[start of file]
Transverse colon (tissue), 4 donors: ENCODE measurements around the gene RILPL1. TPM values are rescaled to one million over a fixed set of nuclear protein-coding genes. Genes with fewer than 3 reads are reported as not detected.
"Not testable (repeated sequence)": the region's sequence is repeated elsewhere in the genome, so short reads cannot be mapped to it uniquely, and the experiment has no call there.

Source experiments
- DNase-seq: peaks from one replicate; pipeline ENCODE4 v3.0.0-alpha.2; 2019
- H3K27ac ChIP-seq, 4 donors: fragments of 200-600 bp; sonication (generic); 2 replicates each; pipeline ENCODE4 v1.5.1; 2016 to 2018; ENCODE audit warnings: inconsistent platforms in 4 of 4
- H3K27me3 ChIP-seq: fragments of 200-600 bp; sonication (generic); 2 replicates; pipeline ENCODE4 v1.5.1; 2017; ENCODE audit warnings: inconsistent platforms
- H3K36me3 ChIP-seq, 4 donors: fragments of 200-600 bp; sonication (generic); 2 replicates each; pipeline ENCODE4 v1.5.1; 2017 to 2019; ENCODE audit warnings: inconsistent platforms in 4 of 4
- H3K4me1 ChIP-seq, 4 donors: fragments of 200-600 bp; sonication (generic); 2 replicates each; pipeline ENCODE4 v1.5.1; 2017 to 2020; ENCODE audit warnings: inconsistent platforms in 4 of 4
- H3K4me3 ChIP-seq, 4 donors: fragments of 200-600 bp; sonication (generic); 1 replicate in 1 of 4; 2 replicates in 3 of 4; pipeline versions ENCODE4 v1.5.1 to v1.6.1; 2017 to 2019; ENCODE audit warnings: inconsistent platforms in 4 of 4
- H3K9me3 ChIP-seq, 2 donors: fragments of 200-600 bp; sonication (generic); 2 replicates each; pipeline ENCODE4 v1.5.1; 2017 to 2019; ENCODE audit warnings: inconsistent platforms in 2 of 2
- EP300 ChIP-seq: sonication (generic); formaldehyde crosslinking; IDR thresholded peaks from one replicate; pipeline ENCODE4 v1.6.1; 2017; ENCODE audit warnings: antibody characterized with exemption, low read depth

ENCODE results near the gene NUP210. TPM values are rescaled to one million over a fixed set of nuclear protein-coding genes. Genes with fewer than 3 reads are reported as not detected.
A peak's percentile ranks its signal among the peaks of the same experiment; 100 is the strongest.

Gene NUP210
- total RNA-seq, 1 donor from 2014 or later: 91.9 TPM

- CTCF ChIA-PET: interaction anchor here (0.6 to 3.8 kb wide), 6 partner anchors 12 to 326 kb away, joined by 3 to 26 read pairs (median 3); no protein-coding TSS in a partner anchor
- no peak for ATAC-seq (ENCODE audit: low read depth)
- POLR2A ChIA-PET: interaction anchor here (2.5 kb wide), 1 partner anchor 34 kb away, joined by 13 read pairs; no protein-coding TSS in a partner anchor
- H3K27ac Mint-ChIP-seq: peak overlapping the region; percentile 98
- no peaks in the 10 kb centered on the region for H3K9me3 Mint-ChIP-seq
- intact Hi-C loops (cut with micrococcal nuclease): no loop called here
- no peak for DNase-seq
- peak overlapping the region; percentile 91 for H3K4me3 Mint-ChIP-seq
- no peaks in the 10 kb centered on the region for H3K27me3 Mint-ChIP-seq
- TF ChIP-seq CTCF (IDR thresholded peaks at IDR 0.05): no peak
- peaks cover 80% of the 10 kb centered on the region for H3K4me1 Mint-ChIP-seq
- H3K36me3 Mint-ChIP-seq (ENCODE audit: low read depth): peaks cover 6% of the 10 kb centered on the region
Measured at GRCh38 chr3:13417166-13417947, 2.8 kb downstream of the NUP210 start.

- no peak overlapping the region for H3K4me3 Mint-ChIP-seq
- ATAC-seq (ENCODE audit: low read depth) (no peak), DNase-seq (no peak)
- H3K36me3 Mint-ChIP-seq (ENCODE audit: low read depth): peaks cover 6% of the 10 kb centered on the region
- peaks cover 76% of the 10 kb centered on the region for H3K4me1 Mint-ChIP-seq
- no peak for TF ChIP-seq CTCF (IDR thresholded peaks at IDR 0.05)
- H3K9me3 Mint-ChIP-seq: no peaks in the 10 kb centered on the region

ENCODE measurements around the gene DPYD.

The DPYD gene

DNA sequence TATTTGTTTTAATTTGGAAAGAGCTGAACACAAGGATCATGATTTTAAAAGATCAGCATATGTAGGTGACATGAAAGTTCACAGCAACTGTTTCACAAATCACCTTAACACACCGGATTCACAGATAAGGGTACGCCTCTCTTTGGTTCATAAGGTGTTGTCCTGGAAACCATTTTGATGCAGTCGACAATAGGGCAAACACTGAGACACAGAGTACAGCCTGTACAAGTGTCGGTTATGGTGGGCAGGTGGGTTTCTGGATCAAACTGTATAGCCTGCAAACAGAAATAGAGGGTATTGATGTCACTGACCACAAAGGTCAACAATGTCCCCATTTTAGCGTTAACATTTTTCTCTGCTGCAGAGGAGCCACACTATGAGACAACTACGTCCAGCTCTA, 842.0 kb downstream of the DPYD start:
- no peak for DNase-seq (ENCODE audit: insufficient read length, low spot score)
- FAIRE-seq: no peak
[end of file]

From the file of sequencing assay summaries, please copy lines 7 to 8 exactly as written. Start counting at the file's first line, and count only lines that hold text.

- H3K36me3 ChIP-seq, 4 donors: fragments of 200-600 bp; sonication (generic); 2 replicates each; pipeline ENCODE4 v1.5.1; 2017 to 2019; ENCODE audit warnings: inconsistent platforms in 4 of 4
- H3K4me1 ChIP-seq, 4 donors: fragments of 200-600 bp; sonication (generic); 2 replicates each; pipeline ENCODE4 v1.5.1; 2017 to 2020; ENCODE audit warnings: inconsistent platforms in 4 of 4